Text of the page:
Retirement Financial Planning Mistake #4 is funding other things ahead of your retirement. This is a common mistake, borne of parent's desire to see their children do better than they, or misplaced recreationally-oriented priorities (you bought a boat instead of maxing out your 401k). If you fund your kid's college fund at the expense of your retirement fund, all you're really doing is helping to ensure that your children will have the job necessary to help support you in your retirement years, because you won't have enough money. Better to not need their help and have them work their way through college like the rest of us. It will be far better for both of you, trust me.
Retirement Financial Planning Mistake #3 is using the “set and forget” approach to retirement planning. While there's nothing wrong with a buy and hold strategy when it comes to investing (Warren Buffett's done pretty well, after all), you want to revisit your asset allocation once in a while to ensure that your strategy is the most advantageous for the times. For example, technological, economic, political, and demographic shifts will make some industries have greater potential as times change. You want to be sure that you're taking advantage of this, or at least not getting caught heavily invested in dying or declining industries. You may also want to shift more of your assets from stocks to bonds to more closely match your investment requirements as you near retirement, for example.
Retirement Financial Planning Mistake #2 is common and very serious. It's starting too late. Learn from my mistakes here, please. The power of compounding is well known, but often ignored by young investors that have their priorities more closely aligned with this weekend, rather than what they'll be doing in 30 or 40 years. You're shooting yourself in the retirement foot with this strategy, however. As an example, if you're 25 years old and earn $40k/yr now, you can contribute 8% of your salary into a fund that earns 10% for the next 40 years. Assuming you et a 5% annual raise, you'll retire with a hair over $2.2 million. Making the same assumptions, but starting only 5 years later, at 30, and you'll have almost a million dollars less, just a bit under $1.3 million! If you stop and consider that people are likely going to live much longer, that money may have to last longer than you actually worked.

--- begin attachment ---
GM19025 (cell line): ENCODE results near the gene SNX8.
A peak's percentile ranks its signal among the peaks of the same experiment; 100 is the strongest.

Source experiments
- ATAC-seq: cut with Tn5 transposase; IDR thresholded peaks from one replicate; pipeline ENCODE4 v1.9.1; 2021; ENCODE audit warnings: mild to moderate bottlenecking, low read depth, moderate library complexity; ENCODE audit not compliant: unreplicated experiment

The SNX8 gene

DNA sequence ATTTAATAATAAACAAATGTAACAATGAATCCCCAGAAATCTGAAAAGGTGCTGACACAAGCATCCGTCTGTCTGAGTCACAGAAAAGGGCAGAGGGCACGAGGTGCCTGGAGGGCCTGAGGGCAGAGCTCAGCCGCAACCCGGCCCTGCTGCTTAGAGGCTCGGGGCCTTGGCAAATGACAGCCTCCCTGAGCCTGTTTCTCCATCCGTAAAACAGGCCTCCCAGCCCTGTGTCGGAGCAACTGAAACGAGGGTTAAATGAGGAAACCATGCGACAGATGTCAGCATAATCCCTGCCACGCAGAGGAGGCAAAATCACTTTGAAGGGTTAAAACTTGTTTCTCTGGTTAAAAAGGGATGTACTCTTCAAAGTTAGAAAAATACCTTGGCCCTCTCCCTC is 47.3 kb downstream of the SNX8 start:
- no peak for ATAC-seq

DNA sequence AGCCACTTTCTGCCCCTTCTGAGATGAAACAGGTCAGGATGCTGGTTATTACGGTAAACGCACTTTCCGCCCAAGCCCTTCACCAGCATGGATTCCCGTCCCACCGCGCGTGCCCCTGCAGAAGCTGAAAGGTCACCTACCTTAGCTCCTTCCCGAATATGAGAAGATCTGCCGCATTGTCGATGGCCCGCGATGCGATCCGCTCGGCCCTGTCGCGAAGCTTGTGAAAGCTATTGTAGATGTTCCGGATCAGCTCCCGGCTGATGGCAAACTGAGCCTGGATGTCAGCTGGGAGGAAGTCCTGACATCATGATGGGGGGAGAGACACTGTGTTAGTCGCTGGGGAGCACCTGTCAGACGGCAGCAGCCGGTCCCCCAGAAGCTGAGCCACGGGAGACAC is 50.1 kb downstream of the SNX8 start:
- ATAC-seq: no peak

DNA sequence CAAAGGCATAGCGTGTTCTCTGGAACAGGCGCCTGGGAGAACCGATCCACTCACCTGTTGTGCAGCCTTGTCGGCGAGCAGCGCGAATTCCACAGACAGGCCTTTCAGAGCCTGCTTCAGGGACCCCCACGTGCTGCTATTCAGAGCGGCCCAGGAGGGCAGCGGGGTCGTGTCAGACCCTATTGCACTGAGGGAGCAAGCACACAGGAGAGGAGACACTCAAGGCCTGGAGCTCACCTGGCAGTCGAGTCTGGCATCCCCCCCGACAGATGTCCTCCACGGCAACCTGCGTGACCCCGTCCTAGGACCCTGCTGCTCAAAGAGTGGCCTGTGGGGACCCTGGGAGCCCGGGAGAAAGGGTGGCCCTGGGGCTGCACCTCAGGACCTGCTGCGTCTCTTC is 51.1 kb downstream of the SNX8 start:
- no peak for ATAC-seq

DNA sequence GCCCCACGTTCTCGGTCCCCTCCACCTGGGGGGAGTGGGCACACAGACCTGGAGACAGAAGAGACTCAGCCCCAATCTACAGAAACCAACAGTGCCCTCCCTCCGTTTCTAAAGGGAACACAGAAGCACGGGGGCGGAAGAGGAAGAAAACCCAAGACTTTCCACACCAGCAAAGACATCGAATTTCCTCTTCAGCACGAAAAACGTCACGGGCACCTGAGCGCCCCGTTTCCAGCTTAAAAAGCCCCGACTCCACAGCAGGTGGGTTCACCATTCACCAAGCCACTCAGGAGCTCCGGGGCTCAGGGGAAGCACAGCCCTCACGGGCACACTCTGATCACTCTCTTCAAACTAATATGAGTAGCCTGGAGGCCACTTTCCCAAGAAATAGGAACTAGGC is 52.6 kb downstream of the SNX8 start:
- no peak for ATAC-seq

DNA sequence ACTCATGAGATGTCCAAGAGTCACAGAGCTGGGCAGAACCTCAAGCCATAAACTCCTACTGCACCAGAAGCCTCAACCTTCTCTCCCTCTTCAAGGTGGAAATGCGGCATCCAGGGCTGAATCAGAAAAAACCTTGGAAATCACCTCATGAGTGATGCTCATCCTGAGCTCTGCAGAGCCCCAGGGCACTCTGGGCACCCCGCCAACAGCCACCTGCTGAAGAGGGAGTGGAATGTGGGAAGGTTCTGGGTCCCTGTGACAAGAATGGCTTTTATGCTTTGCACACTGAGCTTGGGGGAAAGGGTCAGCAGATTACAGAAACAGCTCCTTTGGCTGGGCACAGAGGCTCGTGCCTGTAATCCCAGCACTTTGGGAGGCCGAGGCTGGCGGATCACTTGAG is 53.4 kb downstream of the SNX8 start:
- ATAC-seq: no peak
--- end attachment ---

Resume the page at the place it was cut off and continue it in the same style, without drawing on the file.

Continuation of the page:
Retirement Financial Planning Mistake #1 is never starting or participating in a retirement savings plan at all. That's a sure way to find yourself on the opposite end of the wealth scale in your golden years. According to the U.S. Department of Labor, 25% of Americans who had an available 401K plan didn't participate in it. That's a financial tragedy that can keep wealth a distant dream you'll never have the pleasure of living. If you consider that many 401k plans include employer matching funds, you're turning your back on free money that can multiply your investment returns. Not too smart.
If you're just starting out, avoiding these top 10 financial planning mistakes. You can retire wealthy, the real tragedy is far too many people don't think they can do it, and so they're right. Remember (Debt Free Saying of the Day)
“Good luck is a created through the sacrifice of the persistent and the prepared.”